Lending an ear to refugees and asylum seekers in status determination interviews in Turkey
This story is part of the #Volunteers4Refugees campaign, launched by UNV in partnership with UNHCR on World Refugee Day 2019. The campaign features stories of six UN Volunteers working with UNHCR in the Arab States, Europe and CIS for one mission: to help save lives and build better futures for those forced from home.
Growing up, Ann Kamunya witnessed first-hand egregious violations of human rights — in particular, against women. This completely changed her perspective of and outlook on life, and what she wanted to do with hers.
"I went to school with so many girls who were forced into arranged marriages at a very young age or had to go through genital mutilation," she says. "Witnessing these injustices and being surrounded by people who couldn’t speak up for themselves, I always knew I wanted to be a lawyer and represent the marginalized and the least privileged people."
Born in a small town in Samburu, a county in north-central Kenya, populated with marginalized community of Samburu people, Ann witnessed a lot of injustice, which affected her decision to become an advocate.
Ann, 33, previously served with UNHCR as a national UN Volunteer in Nairobi and later in Kakuma Refugee Camp in Kenya, helping refugees and asylum seekers, including those forcibly displaced due to the war in South Sudan and persecution on the basis of sexual orientation in Uganda. Today, she serves as a UN Volunteer with UNHCR in Ankara, Turkey, where she has been posted for more than two years.
An interesting fact about Turkey is that the country currently hosts the largest number of refugees in the world with more than four million people in need of international protection.
In Turkey, in her role as Associate Refugee Status Determination Officer, Ann interviewed asylum seekers from Iraq, Afghanistan, Iran, Somalia and other countries, assessing applicants' cases and making a determination on whether a person seeking international protection is considered a refugee under international law as per the office’s standard operating procedures.
Helping refugees determine their status is a critical part of the process; asylum seekers whose status is yet to be determined tend to live in limbo as there is uncertainty about the future. The way it works is that once a person is deemed a refugee, he/she is entitled to assistance, as needed, and support in identifying a durable solution.
While resettlement is not a right, it is one of the durable solutions that UNHCR continuously advocates for as a form of burden sharing with the international community and facilitates on behalf of the individual depending on the existing resettlement quota and the needs.
It is however, every person’s right not to be forcibly returned to their country of origin according to different international human rights and humanitarian legal instruments — UNHCR places the protection from refoulment at the forefront of their interventions for persons of concern.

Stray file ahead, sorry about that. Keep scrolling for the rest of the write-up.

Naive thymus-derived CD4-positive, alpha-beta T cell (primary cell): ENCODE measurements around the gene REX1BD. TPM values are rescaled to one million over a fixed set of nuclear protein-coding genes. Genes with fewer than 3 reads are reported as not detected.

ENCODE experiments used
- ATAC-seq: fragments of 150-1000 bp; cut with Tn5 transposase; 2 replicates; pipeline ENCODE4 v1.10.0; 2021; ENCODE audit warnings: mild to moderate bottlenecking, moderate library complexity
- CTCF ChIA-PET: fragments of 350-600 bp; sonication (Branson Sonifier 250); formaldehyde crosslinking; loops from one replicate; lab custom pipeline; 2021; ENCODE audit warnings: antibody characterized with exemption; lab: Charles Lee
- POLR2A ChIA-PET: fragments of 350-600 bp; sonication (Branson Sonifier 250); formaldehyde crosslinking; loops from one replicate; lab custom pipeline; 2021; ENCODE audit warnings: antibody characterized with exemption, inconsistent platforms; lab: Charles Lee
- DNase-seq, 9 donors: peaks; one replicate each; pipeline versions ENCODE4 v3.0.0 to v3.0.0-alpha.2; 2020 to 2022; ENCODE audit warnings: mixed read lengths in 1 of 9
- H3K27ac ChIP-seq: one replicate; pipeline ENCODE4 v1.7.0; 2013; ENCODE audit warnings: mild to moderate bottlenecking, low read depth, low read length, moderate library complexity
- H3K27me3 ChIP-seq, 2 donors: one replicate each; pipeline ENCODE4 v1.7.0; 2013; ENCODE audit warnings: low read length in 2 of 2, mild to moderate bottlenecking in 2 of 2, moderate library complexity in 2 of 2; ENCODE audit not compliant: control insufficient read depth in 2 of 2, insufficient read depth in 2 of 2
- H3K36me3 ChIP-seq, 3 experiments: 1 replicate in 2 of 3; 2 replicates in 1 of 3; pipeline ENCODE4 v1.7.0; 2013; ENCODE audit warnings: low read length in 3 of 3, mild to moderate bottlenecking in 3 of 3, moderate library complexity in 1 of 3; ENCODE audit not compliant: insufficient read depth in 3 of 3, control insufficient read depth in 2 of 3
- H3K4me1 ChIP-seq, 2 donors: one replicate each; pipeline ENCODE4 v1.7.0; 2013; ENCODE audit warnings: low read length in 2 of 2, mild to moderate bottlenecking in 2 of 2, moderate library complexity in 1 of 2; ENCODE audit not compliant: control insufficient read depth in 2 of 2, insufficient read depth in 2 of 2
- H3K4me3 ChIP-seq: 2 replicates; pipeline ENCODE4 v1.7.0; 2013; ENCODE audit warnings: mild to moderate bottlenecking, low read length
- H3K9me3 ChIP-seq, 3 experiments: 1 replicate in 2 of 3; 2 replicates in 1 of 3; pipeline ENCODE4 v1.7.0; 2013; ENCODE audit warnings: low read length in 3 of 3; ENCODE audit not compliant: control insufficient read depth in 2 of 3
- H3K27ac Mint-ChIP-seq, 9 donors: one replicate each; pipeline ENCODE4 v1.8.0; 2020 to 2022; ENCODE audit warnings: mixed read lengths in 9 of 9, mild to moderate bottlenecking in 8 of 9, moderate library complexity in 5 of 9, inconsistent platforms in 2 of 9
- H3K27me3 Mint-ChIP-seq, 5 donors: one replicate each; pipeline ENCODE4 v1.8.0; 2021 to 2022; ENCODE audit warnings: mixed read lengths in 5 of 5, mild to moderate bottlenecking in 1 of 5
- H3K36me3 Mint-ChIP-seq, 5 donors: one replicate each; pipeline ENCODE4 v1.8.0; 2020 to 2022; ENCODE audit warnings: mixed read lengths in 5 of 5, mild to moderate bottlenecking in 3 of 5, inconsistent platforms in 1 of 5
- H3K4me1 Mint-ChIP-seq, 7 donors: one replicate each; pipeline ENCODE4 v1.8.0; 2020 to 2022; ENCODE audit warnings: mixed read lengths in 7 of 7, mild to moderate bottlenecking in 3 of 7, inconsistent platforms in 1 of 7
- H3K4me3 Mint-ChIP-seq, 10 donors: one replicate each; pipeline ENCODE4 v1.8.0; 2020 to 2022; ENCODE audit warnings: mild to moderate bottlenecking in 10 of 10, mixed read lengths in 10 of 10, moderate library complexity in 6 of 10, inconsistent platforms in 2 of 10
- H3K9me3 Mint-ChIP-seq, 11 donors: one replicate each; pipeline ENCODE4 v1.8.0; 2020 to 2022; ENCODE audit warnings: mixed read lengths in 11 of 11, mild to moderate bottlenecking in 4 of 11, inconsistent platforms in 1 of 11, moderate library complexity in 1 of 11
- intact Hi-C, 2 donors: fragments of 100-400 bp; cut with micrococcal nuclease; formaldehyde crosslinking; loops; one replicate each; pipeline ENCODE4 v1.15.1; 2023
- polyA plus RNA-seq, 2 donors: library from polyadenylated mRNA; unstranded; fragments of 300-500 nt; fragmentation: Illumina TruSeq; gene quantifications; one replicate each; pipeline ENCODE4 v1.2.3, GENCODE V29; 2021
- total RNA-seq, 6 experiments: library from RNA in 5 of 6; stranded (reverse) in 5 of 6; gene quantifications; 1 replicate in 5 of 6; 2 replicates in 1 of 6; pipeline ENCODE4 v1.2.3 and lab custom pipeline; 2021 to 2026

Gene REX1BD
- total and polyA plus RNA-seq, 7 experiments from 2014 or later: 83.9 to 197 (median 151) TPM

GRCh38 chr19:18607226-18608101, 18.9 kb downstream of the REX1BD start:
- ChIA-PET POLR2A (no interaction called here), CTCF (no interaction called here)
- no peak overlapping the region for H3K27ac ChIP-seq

The gravity of making these types of determinations — that, quite literally, change the trajectory of lives that are hanging in the balance — is not lost on Ann. Added to the complexity of the situation is the fact that many of these individuals have been through their own personal trauma, and it’s only fair their cases are handled delicately and with care.
"Conducting interviews with refugees is never easy — sometimes you meet people who have suffered from horrible and traumatic experiences like sexual assault or physical abuse," Ann shares. "I always try to stay professional, but at the end of the day you’re still a human being, so I always have to be aware of my own wellbeing to avoid burnout." -- Ann Kamunya, UN Volunteer with UNHCR, Turkey
This job is not for the faint of heart; it requires dedication, skill and most of all empathy when dealing with the most vulnerable among us. This is exactly what the team at UNHCR Turkey does.
The toll that traumatic experiences can have on refugees is sometimes not just psychological. Some bear the physical scars that serve as a painful reminder of what they’ve been through.
"Once I interviewed a woman who survived being set on fire by her own husband, a widespread case of domestic violence against women in Afghanistan," Ann says. Despite what the woman has been subjected to, Ann noticed her silent strength even as she narrated the story of the past. "The key is not to let it define you, but to push past the pain to see the light at the end of the tunnel and walk toward it."
"Seeing how resilient these people are and being able to listen to them and ease their pain gives me motivation to stay strong as well."
*As of September 2018, UNHCR has phased out conducting registration and refugee status determination activities for refugees seeking international protection, as per the agreement between UNHCR and the Government of Turkey. Ann is now focusing on interviewing separated and unaccompanied children in Turkey, helping to provide care for those who have been separated from their families and as such cannot be protected by them.